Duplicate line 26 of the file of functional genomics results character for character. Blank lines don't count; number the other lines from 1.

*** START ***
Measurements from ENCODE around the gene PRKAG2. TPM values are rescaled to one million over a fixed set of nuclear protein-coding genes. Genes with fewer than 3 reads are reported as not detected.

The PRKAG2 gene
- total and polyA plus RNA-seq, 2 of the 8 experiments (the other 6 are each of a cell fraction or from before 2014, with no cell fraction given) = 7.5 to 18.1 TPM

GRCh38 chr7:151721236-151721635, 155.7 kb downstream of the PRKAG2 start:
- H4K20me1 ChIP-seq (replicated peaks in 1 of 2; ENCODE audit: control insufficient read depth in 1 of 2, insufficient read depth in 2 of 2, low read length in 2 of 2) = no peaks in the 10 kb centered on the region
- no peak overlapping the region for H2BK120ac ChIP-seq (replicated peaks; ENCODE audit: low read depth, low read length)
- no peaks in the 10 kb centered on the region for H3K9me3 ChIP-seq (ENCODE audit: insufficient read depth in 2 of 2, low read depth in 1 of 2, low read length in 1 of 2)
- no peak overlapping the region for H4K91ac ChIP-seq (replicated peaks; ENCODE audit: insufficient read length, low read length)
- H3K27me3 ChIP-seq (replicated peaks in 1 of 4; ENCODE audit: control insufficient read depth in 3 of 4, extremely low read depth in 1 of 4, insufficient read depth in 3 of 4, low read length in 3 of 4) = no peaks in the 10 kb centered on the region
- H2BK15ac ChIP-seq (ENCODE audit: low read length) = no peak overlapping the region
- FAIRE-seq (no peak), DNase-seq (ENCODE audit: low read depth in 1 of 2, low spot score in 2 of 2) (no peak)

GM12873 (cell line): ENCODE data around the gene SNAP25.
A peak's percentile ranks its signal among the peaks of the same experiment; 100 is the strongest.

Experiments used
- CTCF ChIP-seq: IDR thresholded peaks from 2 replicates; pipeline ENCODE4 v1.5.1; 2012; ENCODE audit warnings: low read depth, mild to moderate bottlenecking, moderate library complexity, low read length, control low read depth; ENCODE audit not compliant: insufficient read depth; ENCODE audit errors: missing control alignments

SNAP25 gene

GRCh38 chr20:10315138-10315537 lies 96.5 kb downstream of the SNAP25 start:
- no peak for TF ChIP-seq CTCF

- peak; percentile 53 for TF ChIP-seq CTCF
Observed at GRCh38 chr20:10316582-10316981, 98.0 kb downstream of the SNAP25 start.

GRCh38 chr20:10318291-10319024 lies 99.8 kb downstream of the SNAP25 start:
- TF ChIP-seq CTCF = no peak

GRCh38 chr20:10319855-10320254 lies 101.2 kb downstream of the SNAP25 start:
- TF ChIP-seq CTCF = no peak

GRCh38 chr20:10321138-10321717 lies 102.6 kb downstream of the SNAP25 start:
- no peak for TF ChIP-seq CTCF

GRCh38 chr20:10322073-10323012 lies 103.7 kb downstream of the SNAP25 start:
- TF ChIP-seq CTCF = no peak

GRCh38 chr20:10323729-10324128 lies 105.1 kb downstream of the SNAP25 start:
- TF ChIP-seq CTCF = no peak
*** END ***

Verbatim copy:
- no peak for TF ChIP-seq CTCF